On the outside, Daniel was just another young man. But inside he was a very angry, hurt and frightened child. He couldn’t talk to anyone about his pain because in his experience, no one would listen. Instead he imitated the downward spiral of destruction he learned from his cold, broken family.
Daniel had been thrown out of school over and over, sometimes for a short while, sometimes for good. Over the years he’d tried rehab after rehab. Not only hadn’t he gotten clean, he’d managed to leave his last residence in handcuffs in the back of a police car. Daniel couldn’t hold onto a job for more than a month. He fought with his coworkers and was nasty to the bosses who’d given him a chance. He’d even crossed the one person who believed in him, his grandmother, when he stole money from her purse.
Daniel wouldn’t hear of therapy. He said it was just “words, words, words.” He didn’t trust words. Too many times they’d been only empty promises. He trusted no one, least of all himself. He hated himself, hated the way he’d become like his parents. And the more he hated himself, the more he did all the same things that had hurt him so much growing up.
Daniel knew his drinking and drug use was a serious problem. Every so often he’d try to get sober. But after only a few daysת just when he thought he saw the light at the end of the tunnel, he sabotaged himself and went on a degrading bender. Waking up in his own vomit, not knowing what he had done or for how long, only fueled Daniel’s rage at himself and the world.
Daniel was a smart man. His self-taught IT skills meant he had always been able to find a way to work and make a little money, but the time was fast approaching when he might not be able to hold it together long enough even for a short work stint. He was freelancing from his dirty, broken down, studio apartment. He had a girlfriend, or a sort of girlfriend, someone who was even more damaged than he was — an addict who was content to spend her days getting high and sleeping on the grimy, torn sofa-bed. Nicole made him feel good about himself because she was a bigger mess than he was. He felt good that he took care of her by buying her drugs and giving her a safe place to use them.
Daniel was starting to think about getting clean again when Nicole announced she was pregnant. Daniel walked out on her. He couldn’t take care of himself, and the broken illusion of his care for Nicole plunged him into the worst anger and depression of his life. A week-long binge ended when he beat a man in a bar so badly it was unclear if he would survive the beating. Daniel was back in jail and at the lowest point in his life. But he was still so unable to trust or believe in himself or anyone else that he told his court-appointed attorney he would rather go to prison than rehab. Daniel’s long-suffering grandmother offered to pay for his rehab, but he still stubbornly clung to his habits, not caring how much he punished himself.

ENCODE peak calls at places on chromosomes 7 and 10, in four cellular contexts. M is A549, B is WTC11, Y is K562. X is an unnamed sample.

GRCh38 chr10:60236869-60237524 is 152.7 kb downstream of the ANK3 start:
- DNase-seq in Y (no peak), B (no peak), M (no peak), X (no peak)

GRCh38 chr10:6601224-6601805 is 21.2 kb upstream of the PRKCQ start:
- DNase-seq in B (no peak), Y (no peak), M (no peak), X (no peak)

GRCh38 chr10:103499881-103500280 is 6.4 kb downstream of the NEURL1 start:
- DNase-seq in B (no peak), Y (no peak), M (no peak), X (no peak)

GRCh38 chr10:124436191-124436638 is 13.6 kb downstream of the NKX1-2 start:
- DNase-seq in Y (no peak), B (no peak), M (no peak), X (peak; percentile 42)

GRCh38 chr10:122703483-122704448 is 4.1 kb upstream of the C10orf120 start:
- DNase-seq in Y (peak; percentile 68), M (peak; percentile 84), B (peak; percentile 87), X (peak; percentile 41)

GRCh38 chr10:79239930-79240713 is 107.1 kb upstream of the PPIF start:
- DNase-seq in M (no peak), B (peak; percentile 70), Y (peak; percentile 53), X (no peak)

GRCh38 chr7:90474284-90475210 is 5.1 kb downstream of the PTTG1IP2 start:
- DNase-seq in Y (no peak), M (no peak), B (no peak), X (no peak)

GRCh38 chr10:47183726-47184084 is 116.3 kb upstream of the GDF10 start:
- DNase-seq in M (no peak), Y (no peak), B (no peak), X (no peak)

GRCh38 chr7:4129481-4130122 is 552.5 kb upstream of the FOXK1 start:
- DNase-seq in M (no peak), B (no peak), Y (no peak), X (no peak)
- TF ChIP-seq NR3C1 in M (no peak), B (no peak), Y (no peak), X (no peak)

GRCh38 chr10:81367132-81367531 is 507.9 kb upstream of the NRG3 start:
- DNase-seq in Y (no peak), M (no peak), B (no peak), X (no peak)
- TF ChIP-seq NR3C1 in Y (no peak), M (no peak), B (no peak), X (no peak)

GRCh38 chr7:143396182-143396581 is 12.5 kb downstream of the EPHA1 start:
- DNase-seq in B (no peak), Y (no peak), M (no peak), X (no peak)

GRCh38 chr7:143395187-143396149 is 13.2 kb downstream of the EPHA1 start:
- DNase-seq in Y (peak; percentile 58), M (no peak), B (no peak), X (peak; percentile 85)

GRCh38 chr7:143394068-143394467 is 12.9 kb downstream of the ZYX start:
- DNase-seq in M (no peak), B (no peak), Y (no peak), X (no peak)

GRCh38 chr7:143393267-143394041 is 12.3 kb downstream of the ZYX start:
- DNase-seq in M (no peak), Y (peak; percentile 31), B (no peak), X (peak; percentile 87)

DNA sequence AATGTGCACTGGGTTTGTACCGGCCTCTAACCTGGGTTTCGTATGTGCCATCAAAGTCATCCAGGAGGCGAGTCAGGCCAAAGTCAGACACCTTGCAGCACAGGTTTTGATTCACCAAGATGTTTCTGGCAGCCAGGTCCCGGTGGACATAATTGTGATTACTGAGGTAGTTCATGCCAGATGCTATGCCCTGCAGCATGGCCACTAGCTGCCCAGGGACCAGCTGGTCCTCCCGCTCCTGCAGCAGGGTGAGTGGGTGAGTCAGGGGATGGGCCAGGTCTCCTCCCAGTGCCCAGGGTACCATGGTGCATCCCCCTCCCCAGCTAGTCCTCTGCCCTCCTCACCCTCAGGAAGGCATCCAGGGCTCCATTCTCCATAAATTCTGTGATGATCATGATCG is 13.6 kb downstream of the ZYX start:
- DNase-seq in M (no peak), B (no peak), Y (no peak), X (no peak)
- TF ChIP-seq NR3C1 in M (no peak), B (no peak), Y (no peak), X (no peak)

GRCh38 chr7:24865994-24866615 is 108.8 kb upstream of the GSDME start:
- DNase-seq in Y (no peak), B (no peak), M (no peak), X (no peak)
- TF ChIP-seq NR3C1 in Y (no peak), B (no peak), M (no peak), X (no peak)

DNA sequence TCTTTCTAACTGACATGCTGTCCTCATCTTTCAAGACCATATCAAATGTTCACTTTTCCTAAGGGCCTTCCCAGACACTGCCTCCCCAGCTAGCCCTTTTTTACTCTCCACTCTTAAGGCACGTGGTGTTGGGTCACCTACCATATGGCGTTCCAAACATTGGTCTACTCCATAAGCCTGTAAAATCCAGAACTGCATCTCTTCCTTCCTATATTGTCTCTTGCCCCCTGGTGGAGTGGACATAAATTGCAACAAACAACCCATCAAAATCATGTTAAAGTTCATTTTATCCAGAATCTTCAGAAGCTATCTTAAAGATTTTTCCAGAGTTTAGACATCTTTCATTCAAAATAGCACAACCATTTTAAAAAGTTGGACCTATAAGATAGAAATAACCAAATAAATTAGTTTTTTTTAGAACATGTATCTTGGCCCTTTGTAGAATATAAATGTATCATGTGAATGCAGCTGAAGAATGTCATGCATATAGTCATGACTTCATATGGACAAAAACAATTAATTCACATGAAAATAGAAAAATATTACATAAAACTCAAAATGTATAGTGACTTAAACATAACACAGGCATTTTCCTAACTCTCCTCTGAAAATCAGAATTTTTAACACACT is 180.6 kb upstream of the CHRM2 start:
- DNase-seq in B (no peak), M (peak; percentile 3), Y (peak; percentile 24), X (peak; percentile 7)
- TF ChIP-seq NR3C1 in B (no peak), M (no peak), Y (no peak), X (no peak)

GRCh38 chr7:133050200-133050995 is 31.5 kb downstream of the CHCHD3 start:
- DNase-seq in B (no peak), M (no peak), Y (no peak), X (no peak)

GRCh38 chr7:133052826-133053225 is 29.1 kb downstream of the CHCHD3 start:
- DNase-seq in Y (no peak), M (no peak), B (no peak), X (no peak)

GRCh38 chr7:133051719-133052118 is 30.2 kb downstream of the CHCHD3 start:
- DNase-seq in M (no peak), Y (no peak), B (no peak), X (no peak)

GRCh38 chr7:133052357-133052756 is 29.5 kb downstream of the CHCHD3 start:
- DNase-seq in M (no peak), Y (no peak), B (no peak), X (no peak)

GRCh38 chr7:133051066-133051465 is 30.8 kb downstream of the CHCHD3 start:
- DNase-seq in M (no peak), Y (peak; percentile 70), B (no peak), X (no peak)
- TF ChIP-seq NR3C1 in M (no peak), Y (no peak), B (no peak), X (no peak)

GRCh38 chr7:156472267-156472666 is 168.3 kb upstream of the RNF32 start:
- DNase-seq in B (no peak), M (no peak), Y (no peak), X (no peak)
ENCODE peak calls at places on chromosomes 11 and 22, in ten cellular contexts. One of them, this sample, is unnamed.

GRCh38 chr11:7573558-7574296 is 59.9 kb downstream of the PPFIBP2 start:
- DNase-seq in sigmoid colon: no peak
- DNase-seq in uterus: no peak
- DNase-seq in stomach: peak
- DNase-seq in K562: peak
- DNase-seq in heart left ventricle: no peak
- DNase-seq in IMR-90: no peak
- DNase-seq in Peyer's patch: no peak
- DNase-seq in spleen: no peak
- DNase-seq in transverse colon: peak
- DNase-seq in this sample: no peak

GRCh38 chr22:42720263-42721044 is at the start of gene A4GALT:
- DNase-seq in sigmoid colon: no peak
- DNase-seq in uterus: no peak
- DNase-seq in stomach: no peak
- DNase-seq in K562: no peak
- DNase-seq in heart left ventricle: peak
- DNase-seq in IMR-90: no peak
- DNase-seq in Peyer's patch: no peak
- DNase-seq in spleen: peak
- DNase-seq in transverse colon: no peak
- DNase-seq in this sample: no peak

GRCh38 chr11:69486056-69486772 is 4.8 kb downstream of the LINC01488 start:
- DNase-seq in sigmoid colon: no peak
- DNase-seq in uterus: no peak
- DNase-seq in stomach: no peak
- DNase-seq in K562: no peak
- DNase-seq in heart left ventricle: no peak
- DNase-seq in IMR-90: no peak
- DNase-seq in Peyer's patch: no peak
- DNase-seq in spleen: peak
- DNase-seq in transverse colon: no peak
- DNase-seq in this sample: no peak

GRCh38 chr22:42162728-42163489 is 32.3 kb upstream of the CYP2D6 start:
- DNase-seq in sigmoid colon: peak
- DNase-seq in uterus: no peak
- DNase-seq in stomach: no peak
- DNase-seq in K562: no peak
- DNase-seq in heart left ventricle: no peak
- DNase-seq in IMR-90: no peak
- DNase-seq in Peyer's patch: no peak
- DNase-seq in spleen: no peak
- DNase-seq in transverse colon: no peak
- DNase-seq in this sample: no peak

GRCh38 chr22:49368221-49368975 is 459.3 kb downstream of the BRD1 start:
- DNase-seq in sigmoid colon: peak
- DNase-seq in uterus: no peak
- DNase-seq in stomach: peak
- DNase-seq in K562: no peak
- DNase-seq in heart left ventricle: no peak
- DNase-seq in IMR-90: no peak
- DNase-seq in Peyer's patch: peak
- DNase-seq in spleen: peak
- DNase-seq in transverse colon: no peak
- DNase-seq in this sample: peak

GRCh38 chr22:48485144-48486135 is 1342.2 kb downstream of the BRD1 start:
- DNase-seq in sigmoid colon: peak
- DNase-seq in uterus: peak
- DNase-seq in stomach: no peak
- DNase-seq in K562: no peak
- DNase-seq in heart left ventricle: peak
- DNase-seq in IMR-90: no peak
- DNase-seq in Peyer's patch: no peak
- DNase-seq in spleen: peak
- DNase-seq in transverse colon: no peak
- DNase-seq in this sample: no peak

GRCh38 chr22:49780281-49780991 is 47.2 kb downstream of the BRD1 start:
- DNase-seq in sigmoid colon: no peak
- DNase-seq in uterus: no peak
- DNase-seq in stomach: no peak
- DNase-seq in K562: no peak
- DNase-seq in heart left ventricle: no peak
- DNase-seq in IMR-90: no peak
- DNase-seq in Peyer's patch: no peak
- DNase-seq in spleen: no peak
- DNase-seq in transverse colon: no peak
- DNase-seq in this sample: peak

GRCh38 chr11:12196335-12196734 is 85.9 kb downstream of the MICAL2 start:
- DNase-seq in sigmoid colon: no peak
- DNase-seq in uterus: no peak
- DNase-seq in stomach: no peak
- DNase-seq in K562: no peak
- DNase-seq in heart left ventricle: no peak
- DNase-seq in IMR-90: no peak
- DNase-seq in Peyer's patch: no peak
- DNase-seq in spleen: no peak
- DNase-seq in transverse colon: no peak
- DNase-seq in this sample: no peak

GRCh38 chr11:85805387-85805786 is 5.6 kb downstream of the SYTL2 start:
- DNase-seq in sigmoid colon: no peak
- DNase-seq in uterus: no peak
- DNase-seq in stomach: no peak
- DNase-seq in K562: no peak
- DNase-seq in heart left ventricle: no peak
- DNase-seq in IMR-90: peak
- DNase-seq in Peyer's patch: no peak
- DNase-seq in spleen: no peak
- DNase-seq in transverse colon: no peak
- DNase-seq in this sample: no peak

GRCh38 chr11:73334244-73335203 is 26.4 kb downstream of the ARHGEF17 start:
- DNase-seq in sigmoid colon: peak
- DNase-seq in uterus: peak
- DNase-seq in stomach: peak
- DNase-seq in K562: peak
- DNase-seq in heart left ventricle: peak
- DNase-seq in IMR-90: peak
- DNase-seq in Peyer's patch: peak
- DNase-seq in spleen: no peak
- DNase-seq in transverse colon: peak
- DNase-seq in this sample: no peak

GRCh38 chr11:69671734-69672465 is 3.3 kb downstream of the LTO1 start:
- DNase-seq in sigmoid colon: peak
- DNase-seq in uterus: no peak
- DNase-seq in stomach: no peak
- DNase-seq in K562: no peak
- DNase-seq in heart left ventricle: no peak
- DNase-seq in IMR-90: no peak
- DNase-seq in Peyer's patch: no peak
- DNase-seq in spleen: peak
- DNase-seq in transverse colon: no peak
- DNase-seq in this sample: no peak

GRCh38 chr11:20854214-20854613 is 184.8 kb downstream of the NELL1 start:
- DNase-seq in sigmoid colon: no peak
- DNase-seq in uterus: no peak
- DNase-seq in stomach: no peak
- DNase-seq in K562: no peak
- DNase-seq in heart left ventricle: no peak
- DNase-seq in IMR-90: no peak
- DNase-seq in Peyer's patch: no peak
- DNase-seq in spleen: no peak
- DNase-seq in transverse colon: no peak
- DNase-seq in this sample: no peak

On the night before his sentencing, he lay awake thinking about ways he could kill himself while in jail. In the morning, he scraped himself off the floor and agreed to go to rehab. A few days later, he entered Retorno Drug Rehab.
Daniel had no trouble making his lack of trust and his anger known. No matter how many times he was told, “We love you,” he couldn’t hear it, not inside, not in his heart. And then he started caring for the animals. He resisted at first. The absolute trust they place in their guardians was too much for him. Daniel didn’t know how to be trust or be trusted. And love? What was love?
But a funny thing happened. As Daniel had to attend to all the animals’ needs — feeding, grooming, cleaning their cages, and even playing with them — he began to slowly unfold. As he gave the animals the care and attention that he’d never received, he started to heal, a little at a time. He took his responsibility seriously, and the animals adored him. As they spoke to him in a language of love that wasn’t just “words, words, words,” Daniel began to use words for the first time to help him on the road to healing and sobriety.
Grishka, a very old cat, was his special friend. He kept her clean and groomed. He made sure she was kept warm to soothe her arthritis. Daniel, the angry, tough guy, cried for hours when Grishka passed away. For the first time he could remember since he was a child, he cried freely. He loved Grishka and she had loved him. Daniel really felt he had done something worthwhile in taking care of her. He felt like a decent person.
Daniel has been sober for five years now. He has a good job. He tracked down Nicole, and rescued her and his son. He is a single dad, a loving father, who spoils his son (and his three cats), wrapping him in love while setting limits. Daniel knows that sometimes you have to embrace the things you fear the most to heal. And sometimes you need help, support, and love — even if it starts with the love of a little old cat.